Courtesy Sen. Nina Turner
Nina Turner, widely considered to be one of two frontrunners in the race to replace Marcia Fudge in Ohio's 11th congressional district, announced that she raised $1.5 million in the first quarter of 2021, for a total campaign haul of $2.2 million. So far, more than 77,000 individual donors from all 50 states and Washington D.C. have contributed to her campaign.
In a media conference call, Turner said that the significant fundraising, fueled by grassroots donations in the final days of March, demonstrated that she has the clout to build a broad coalition and win the race.
Ohio, in fact, was not the state with the most contributions to the Turner campaign. That distinction is held by California. Turner said that given her national reputation from her activist work, it's natural that donations would be coming in from outside the district. And she said that this was not inappropriate. As a congressperson, she said, she intends to fight not only for the 11th district, but for residents across Ohio and across the country.
"It's a combination of the local and national support, and the push from the grassroots, that allowed us not only to meet, but exceed our [fundraising] goals," she said.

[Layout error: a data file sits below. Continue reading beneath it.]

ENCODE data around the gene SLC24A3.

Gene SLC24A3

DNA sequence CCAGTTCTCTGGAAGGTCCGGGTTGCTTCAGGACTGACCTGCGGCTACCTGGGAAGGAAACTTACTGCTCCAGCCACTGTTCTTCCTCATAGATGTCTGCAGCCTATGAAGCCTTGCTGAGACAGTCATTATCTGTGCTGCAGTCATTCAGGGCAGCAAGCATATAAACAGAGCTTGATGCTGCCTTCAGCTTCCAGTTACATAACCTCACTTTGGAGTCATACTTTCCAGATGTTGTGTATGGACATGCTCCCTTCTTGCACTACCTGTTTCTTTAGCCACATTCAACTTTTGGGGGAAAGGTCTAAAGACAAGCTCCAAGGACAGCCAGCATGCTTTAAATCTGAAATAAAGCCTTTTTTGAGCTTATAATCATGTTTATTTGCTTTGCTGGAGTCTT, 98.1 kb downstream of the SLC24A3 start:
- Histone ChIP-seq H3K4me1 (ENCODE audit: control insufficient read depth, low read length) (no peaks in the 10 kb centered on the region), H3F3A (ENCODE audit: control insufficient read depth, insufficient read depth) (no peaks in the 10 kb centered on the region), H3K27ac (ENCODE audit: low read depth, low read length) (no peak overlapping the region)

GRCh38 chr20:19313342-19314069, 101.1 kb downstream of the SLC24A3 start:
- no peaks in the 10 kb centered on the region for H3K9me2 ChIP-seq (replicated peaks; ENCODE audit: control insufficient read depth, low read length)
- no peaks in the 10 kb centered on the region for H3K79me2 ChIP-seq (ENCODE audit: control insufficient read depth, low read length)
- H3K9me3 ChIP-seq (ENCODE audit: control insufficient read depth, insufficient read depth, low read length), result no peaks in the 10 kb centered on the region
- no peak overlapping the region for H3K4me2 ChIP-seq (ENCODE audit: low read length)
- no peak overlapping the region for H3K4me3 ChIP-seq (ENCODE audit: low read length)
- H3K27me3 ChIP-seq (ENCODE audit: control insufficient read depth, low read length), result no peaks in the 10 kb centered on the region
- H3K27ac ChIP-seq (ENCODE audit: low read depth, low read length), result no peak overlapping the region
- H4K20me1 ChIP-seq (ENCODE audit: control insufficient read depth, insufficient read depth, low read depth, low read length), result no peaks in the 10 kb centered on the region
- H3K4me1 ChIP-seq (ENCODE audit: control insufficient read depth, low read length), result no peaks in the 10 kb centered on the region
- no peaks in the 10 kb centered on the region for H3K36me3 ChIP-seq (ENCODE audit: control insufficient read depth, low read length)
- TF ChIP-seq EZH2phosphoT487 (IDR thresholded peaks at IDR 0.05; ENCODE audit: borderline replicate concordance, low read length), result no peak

Contributions averaged $28, Turner said, indicating support at the grassroots level. A campaign press release noted that the professions most represented among donors were teachers, retail workers and healthcare workers.
"When I think about the money invested in this campaign," Turner said, "I know that every $3, $11 or even $27 is money that folks could have been spending on other things they need, whether that's a tank of gas or a meal. Our campaign does not take lightly these donations, and the sacrifices that people are making to turbo-boost this campaign."
Turner also said that with the high-profile endorsements last week from Cleveland Mayor Frank Jackson and councilman Blaine Griffin (widely considered Kevin Kelley's heir apparent as City Council President), she is proving that the "progressive vs. establishment" narrative between her and opponent Shontel Brown is too reductive.
"There are seven people in the race, and I know that people want to narrow it down to two, but I want to acknowledge that," she said, when a question on the subject was posed on the call. "It was a false narrative, and the endorsement of the Mayor and Councilman Griffin just reinforced that. Things are not just as cut and dry as who's on the progressive side and who's on the neoliberal or more moderate side. It's about forging bridges, and the complexities of the needs in this community."
Turner said that her background of fighting for causes that people care about will give her a broad spectrum of support and said that in congress her focus will be on fighting for policies that change the material conditions of people in the 11th district and nationwide.
When asked about President Joe Biden's recent American Rescue Plan, she characterized it as a good start, but said more will have to be done to stand up for poor and working people.
"Obviously I would have liked to see the $15 minimum wage in there," she said. "That's the floor, not the ceiling."
Sign up for Scene's weekly newsletters to get the latest on Cleveland news, things to do and places to eat delivered right to your inbox.